Tuesday, August 14, 2007
I am writing today about a place I never knew but long ago I found the small spiral-bound WOODBINE COTTAGE-OUR FAVORITE RECIPES cookbook in a used bookstore and was intrigued by its handwritten (and copied), old-fashioned style, and New England recipes. I have always been partial to woodbine, too, as it was a common wood plant in Ohio (where we called it "Virginia Creeper") and Woodbine Farm was the name of the Jaffrey farm where my friend Di grew up (and where Willa Cather wrote THE LOST LADY in a tent she pitched in their fields). The woodbine plant seems to conjure up all sorts of romantic associations, of a trailing and meandering vine on old porches and homesteads.
Woodbine Cottage in Sunapee Harbor, New Hampshire was a successful tea room and restaurant for decades. It closed about 15 years ago after Eleanor Hill died, its creator and longtime proprietor.
On Sunday my husband and I were heading up to Sunapee Harbor with our friends Linda and Eric who go up that way frequently. It is a lovely part of New Hampshire but only an area with which I've become more familiar in recent years. We were going to ride the Mt. Kearsarge dinner cruise on Lake Sunapee, a beautiful 9-mile lake surrounded by old camps and cottages (and a few newer ones here and there).
On the way I asked Linda about Woodbine Cottage as I knew she had mentioned it before. She had many meals there--and afternoon teas--in their hey-day and said "they made the lightest, highest pancakes" she'd ever had. She, too, had bought the cookbook which, while it doesn't have the pancake recipe, has other things like waffles, breads, desserts and a few main dishes and soups. I was anxious to at least see the building. [Linda also said that they sold "shelves full of Country Fare," one of my favorite potteries that I've been collecting, made originally by Zanesville Pottery in Ohio from the 1940s-1960s, in an attractive brown and aqua glazing that I have noticed is once again making a comeback in newer lines of dinnerware now sold in stores. Oh the pain of never having gone there for Country Fare, too...]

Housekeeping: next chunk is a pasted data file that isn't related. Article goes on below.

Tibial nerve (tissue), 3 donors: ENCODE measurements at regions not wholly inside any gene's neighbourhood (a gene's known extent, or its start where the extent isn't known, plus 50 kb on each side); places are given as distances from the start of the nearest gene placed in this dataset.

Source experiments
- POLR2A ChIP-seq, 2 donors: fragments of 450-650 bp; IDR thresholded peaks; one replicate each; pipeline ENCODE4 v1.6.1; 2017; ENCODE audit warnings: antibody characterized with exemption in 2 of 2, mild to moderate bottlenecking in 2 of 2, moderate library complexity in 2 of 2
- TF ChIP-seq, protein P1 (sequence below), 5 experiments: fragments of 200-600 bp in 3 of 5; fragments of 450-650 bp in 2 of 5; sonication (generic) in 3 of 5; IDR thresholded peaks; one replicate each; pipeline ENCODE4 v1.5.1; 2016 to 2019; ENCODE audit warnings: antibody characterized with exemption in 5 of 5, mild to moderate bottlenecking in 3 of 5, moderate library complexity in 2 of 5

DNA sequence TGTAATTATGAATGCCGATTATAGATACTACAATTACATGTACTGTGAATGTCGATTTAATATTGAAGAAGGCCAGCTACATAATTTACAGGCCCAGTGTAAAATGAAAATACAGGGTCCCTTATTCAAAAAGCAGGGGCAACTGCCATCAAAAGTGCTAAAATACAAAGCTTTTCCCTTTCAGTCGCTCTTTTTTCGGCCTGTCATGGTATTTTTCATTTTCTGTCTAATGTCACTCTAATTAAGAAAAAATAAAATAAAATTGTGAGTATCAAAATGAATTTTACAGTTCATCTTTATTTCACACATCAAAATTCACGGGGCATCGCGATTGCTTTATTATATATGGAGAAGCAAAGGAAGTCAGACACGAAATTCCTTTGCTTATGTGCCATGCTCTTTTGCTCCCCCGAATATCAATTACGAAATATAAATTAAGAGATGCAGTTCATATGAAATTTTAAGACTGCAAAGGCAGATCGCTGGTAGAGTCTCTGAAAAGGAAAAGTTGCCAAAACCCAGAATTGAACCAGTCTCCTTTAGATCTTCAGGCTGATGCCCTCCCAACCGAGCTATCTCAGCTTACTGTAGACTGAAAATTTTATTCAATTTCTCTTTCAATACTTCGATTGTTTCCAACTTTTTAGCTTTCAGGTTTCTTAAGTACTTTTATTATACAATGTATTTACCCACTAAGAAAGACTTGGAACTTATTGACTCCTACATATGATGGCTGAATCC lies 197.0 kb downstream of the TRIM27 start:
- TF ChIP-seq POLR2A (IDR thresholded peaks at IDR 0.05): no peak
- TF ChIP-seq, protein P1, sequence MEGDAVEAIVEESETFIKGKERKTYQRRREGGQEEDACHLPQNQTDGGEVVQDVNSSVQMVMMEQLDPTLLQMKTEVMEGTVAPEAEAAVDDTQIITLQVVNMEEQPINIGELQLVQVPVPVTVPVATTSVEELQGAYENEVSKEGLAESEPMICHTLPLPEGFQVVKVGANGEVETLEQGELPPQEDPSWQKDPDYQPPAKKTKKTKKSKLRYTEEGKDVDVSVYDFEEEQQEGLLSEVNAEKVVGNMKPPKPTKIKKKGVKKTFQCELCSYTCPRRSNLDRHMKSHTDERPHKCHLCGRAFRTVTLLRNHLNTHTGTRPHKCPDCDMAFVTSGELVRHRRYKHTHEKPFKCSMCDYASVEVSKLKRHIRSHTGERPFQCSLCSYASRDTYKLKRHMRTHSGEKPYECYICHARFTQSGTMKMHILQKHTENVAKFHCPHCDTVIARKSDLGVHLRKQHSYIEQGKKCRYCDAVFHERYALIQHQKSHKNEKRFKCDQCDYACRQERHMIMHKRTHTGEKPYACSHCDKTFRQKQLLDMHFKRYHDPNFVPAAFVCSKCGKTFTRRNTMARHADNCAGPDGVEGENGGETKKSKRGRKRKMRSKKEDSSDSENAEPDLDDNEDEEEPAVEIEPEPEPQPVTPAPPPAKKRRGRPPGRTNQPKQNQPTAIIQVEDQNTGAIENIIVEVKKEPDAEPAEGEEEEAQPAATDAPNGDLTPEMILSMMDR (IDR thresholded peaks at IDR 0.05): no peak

So before our cruise we walked over to the former Woodbine Cottage. It looks a bit forlorn now and has not been in use since its past ownership. The gardens are overgrown and the woodbine that crawled up the front of the house and over its roof on special trellices is long gone. The property is apparently for sale for $399,000 after a developer attempted to reopen the restaurant and build condos behind it. [A tight location, parking issues, and neighbors, likely nixed that idea.] It was a thrill to see it after imagining it from the cookbook. While it was a bit tumble-bumble, it didn't disappoint. From the outside I felt wafts of tea rooms past when they were dotted all across New England and run by sweet old ladies like Eleanor Hill. May it rest in peace.